Everyday at USDA, we work to ensure that American agriculture delivers safe, nutritious food and clean, plentiful water. But we’re facing serious challenges worldwide affecting agriculture and natural resources. With our agricultural system under stress, we must partner to find new ways to approach solutions to these challenges.

A new partnership that’s creating a lot of excitement is the Foundation for Food and Agriculture Research (FFAR).  The Agricultural Act of 2014, commonly known as the 2014 Farm Bill, established this new, private, non-profit Foundation to foster research, innovation, and public-private partnerships important to America’s agricultural economy.  This independent nonprofit foundation will consult with USDA to fund complementary research activities to address challenges relating to plant and animal health, production and products; food safety, nutrition and health; renewable energy, natural resources and the environment; agricultural and food security; agriculture systems and technology; and agricultural economics and rural communities.   Congress provided $200 million for the Foundation, and this money must be matched by non-federal funds as the Foundation identifies and approves projects.  In this way, the Foundation will leverage private donations to fund research activities making this a truly public-private partnership. Read more »

Secretary’s Column: USDA Science You Can See

While most people have a mental image of research that involves scientists in lab coats, bubbling test tubes and beakers, and technical language that can seem complex, much of the groundbreaking research conducted by USDA scientists actually ends up on your plate, in your home, or on your back. Their discoveries in the lab truly translate into science you can see.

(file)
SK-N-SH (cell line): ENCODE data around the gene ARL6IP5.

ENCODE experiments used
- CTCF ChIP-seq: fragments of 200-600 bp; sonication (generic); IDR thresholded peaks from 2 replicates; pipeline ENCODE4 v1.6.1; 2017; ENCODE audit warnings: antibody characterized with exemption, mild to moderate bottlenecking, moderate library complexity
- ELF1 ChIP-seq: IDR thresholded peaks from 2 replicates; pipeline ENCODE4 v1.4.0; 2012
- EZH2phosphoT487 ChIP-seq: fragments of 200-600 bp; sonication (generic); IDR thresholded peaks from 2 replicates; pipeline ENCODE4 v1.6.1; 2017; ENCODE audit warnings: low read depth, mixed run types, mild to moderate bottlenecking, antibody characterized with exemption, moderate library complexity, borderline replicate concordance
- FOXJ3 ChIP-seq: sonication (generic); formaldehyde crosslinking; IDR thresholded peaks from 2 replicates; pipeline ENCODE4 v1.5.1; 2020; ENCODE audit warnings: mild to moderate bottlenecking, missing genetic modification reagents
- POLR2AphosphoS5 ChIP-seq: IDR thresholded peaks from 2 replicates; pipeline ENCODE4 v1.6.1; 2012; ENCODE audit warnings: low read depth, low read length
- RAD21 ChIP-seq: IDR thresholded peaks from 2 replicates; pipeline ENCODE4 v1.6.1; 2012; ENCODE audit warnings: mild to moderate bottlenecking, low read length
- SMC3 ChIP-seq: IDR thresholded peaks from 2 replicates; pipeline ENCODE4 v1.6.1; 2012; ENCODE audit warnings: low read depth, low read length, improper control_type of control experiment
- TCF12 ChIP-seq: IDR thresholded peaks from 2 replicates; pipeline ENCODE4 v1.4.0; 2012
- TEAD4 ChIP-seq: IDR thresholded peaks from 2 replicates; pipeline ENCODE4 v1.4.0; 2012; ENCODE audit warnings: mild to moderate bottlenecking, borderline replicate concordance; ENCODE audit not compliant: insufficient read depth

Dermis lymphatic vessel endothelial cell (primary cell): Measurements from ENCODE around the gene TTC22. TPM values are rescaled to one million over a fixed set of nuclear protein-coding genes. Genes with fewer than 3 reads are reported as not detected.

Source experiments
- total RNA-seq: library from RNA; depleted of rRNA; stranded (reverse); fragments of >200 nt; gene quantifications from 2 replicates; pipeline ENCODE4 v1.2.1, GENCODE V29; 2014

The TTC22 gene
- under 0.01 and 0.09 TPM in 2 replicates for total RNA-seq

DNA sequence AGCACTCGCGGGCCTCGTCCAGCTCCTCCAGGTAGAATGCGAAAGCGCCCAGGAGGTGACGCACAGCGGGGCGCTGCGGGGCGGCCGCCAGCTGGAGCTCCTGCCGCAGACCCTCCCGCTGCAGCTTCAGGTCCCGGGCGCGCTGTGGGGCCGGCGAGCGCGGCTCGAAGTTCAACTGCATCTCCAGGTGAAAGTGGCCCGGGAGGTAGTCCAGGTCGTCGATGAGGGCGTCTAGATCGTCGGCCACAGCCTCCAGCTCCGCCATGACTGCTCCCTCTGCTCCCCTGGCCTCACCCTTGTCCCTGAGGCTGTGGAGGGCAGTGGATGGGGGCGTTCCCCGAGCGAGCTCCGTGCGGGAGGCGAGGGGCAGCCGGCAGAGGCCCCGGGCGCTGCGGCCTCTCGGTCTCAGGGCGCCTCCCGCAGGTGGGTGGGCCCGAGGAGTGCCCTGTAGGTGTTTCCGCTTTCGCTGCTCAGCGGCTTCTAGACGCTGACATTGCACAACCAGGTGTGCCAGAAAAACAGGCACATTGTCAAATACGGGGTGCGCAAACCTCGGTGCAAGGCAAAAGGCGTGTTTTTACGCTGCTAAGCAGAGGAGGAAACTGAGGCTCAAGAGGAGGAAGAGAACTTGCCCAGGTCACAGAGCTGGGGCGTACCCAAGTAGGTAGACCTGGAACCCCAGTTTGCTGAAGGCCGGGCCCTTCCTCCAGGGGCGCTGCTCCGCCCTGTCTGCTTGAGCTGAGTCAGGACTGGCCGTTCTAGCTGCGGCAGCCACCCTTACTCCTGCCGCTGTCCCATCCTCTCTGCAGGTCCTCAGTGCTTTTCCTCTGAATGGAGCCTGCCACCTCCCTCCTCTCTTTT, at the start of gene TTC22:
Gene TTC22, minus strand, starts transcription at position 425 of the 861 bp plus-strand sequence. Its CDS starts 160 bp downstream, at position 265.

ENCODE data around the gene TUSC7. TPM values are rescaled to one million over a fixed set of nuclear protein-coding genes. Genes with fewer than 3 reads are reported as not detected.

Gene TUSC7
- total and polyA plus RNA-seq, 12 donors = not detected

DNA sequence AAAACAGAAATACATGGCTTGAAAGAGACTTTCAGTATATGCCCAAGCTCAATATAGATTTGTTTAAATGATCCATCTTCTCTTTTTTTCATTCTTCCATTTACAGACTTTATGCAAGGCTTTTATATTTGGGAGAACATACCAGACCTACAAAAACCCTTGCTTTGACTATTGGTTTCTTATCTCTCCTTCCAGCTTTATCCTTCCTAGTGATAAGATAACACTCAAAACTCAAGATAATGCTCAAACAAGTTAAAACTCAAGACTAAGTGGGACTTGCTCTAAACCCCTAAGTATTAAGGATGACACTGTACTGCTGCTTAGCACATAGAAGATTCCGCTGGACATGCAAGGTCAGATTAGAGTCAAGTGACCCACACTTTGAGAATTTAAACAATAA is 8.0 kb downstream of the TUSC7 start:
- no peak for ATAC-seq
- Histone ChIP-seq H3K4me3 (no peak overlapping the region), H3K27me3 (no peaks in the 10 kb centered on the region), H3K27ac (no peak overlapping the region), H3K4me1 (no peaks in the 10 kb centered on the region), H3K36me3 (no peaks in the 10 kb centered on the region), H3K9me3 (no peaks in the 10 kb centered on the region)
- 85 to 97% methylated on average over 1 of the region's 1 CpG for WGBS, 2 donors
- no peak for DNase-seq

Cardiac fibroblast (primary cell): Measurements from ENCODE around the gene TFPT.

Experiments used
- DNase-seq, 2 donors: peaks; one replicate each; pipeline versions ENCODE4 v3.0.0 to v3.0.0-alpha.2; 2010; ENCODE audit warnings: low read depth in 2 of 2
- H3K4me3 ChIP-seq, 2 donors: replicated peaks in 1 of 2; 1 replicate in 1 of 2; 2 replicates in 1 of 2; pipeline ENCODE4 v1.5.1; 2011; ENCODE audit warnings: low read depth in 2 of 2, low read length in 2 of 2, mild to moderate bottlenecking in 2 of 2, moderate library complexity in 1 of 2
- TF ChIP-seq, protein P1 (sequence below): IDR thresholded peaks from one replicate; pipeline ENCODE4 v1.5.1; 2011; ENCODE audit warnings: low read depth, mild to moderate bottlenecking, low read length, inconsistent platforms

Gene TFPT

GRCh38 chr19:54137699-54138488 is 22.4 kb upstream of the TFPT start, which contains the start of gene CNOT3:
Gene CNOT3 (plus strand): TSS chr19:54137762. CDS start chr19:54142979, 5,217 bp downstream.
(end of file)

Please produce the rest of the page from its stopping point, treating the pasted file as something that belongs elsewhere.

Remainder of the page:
For example, many of us make a conscious effort to eat healthier and cut calories, but it can be tough when faced with a favorite snack, like French fries. USDA scientists have figured out a way to make French fries healthier. Before frying, scientists exposed potato strips to a few minutes of infrared heat. This forms a crispy outer shell on the outside of the fries, which helps to reduce their oil uptake and ultimately reduces calories per serving. If adopted commercially, this method is great news for both food processors and our waistlines. Read more »

USDA Research Tradition Going Strong in the 21st Century

USDA research can be found in many products that you’ve probably never realized.

USDA research can be found in many products that you’ve probably never realized.

This post is part of the Science Tuesday feature series on the USDA blog. Check back each week as we showcase stories and news from the USDA’s rich science and research portfolio.

During the month of April we will take a closer look at USDA’s Groundbreaking Research for a Revitalized Rural America, highlighting ways USDA researchers are improving the lives of Americans in ways you might never imagine.

There are “game changers” in politics, sports, art, music and the like. So it should come as no surprise that there are game changers in agricultural research as well—discoveries that changed the way food is produced, and even created new industries to feed a growing world.

Last week’s seminar commemorating Norman Borlaug’s work to launch the Green Revolution is a great example of how a strong science foundation has helped ensure a steady food supply as the world’s population has grown. Read more »